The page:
The present invention provides a method for accessing a plurality of gates in a random logic structure. The method includes the steps of providing a first address for a first line coupled to a gate, providing a second address for a second line coupled to the gate, providing at least one additional address for at least one additional line coupled to the gate, and accessing the gate at the intersection of the first, second, and additional addresses. A method for accessing random logic gates which allows for the testing of more logic gates than conventional methods and which is also faster than conventional methods has been disclosed. The method of the present invention provides a three or more dimensional address for each gate which allows for the status of more gates to be specifically ascertained. This allows for more ease in testing, saving valuable time. The method of the present invention also has the added advantage of allowing repair of defective gates with redundant gates.
FIG. 1 is a conceptual block diagram of the structure of a conventional random logic circuitry.
FIG. 2 illustrates a first preferred embodiment of a random logic circuitry in accordance with the present invention.
FIG. 3 illustrates a second preferred embodiment of a random logic circuitry in accordance with the present invention.
The present invention provides a method of accessing random logic gates which allows for the testing of more logic gates than conventional methods and which is also faster than conventional methods. The following description is presented to enable one of ordinary skill in the art to make and use the invention and is provided in the context of a patent application and its requirements. Various modifications to the preferred embodiment will be readily apparent to those skilled in the art and the generic principles herein may be applied to other embodiments. Thus, the present invention is not intended to be limited to the embodiment shown but is to be accorded the widest scope consistent with the principles and features described herein.
To more particularly describe the features of the present invention, please refer to FIGS. 2 and 3 in conjunction with the discussion below.
The method according to the present invention provides for the testing of more of the logic gates in a random logic circuitry by adding at least one dimension to the address of the gates. In a random logic circuitry in accordance with the present invention, every 2nth gate is connected to a first line 110 and a second line 120. In a preferred embodiment, the first line 111 is one of 2n bit lines with a row address, and the second line is one of 2n word lines 120 with a column address. In this preferred embodiment (8 bits), every 256th gate is connected to a unique bit and word line with each row and column address combination identifying a particular 256×256 number of gates 220 (64 k).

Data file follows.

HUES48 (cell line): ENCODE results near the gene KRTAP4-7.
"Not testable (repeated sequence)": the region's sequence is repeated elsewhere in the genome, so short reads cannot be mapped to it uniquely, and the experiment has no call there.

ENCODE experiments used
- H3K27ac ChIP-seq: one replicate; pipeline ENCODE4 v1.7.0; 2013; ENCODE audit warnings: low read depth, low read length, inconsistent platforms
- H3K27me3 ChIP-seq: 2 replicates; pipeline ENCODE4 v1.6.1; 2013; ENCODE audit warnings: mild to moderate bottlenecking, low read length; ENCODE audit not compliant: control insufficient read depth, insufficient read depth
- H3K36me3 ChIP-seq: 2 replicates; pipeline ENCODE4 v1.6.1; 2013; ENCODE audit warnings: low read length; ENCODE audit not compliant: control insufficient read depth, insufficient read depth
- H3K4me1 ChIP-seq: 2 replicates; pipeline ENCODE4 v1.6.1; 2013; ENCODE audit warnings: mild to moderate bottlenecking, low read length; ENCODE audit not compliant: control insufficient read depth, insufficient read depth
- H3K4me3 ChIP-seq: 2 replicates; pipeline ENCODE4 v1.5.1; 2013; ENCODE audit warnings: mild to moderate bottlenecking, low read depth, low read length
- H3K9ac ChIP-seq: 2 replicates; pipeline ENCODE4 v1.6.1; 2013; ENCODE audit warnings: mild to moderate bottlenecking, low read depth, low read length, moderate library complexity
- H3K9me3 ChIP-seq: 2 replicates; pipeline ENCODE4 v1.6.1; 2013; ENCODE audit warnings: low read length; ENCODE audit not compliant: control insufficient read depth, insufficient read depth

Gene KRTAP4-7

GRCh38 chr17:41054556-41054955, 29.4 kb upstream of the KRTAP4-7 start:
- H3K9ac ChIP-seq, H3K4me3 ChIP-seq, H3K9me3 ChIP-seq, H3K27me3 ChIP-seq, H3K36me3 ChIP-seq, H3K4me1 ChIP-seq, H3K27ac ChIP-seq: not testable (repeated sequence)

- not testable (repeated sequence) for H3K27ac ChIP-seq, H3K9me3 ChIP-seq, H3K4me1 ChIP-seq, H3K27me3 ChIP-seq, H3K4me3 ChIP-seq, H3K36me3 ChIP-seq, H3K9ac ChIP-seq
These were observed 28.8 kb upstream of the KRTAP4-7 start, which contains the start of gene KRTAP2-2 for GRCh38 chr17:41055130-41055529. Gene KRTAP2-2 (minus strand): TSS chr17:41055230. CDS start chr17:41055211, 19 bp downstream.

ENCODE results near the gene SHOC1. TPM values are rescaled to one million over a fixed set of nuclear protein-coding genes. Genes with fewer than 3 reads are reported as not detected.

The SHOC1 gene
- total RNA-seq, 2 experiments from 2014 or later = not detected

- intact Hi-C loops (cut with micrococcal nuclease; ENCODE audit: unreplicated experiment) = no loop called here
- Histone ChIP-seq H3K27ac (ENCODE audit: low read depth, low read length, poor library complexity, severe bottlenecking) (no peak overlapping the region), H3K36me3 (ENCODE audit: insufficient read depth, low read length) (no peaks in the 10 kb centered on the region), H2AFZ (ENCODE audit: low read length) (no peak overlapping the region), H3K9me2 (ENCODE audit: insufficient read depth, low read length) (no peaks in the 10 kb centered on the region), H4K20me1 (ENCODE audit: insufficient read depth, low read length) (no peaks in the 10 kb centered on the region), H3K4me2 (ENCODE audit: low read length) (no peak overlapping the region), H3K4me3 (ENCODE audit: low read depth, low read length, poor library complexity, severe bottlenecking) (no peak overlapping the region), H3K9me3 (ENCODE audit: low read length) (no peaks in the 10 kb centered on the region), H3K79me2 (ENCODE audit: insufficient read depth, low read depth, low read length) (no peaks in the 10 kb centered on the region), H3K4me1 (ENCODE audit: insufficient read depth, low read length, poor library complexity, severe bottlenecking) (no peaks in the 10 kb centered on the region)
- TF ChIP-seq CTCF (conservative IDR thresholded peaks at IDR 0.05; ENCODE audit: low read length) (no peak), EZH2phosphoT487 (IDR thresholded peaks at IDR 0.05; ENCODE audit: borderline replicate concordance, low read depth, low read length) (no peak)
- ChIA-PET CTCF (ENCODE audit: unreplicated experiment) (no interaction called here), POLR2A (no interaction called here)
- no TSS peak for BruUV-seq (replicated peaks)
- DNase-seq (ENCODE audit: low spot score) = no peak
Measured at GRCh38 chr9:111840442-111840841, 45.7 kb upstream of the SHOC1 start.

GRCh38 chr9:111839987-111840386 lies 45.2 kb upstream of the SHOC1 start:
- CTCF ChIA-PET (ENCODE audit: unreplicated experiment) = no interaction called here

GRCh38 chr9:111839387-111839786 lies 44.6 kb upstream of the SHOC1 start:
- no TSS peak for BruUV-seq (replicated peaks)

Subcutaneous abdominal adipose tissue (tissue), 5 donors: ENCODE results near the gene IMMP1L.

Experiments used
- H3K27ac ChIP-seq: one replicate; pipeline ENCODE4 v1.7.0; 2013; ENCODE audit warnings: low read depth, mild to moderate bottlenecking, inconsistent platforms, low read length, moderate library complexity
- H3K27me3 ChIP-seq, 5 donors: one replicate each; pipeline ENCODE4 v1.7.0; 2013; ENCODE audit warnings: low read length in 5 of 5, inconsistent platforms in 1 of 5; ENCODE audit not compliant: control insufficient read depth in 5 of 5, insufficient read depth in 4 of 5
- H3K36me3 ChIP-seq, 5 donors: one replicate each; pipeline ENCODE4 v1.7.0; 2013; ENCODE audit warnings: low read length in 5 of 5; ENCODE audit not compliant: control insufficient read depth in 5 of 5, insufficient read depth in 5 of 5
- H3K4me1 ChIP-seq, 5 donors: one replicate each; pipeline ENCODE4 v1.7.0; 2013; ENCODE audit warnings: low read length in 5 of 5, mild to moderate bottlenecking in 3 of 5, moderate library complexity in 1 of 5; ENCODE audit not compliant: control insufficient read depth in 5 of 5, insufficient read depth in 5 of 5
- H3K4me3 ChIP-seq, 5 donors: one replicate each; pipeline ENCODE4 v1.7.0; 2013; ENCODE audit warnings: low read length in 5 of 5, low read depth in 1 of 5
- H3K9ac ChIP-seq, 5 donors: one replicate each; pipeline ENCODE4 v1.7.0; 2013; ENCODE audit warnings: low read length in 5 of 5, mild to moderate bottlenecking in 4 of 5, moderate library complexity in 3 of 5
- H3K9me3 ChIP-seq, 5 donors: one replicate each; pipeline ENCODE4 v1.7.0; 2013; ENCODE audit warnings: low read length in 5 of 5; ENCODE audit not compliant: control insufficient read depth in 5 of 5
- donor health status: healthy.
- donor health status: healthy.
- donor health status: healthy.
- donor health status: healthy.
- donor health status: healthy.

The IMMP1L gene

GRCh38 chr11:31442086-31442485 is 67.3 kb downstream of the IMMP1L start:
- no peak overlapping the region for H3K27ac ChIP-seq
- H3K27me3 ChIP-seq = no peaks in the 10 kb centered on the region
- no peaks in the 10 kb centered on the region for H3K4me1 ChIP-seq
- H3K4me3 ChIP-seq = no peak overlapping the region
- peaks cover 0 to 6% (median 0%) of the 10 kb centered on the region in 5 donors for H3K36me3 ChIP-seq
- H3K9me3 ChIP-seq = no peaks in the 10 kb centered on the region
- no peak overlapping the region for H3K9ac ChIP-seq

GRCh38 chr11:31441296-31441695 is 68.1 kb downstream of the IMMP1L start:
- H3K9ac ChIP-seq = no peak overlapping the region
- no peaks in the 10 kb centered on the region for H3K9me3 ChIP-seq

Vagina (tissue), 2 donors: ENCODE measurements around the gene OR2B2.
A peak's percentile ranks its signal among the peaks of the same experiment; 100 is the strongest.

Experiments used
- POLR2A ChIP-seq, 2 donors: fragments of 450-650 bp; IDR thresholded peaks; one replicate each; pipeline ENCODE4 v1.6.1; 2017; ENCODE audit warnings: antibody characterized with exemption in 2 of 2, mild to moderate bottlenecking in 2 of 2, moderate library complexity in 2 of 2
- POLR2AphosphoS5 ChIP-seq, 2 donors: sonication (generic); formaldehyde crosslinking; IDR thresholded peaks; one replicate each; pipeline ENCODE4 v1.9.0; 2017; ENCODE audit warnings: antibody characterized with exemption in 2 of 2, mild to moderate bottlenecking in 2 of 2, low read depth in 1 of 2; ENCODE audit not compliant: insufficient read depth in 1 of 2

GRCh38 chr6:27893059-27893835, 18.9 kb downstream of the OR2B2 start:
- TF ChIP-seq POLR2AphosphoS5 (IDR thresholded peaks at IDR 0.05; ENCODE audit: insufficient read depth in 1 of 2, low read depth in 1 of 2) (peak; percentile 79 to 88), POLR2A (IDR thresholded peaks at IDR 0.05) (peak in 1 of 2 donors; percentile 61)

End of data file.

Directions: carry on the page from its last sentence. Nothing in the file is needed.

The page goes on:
FIG. 2 illustrates a first preferred embodiment of the random logic circuitry 200 of the method in accordance with the present invention. In this first embodiment, the method of the present invention adds a third dimension to the gate addresses. This is accomplished through the addition of 2n third lines, block lines 210, to the random logic circuitry 200. Each gate is connected to a block line 210 through an additional pass transistor (not shown). In this first embodiment, assuming that the bit line 110 is at 0 degrees and the word line 120 is at 90 degrees, the block lines 210 are at a 45 degree orientation in relation to the bit and word lines 110 and 120. These block lines 210 divide the gates 220 into "blocks" 230 of gates. In this first preferred embodiment, the block lines 210 may be addressed through an 8-bit block address which is decoded by a block address decoder 240 which functions in the same manner as row and column address decoders described above. Blocks of gates can thus be accessed through a three-dimensional address comprising, preferably, an 8-bit row address, an 8-bit column address, and an 8-bit block address, so 24 bits can address 16 million gates. With a three-dimensional address, more gates reside at intersections than with the conventional random logic structure 100, due to the longer address, although at the cost of more transfer gates. The status of more gates may be directly ascertained. Thus, test vectors for testing these gates by direct addressing are simpler to write than for the conventional random logic structure 100. The end result is a higher number of tested gates, and the time cost of testing is decreased.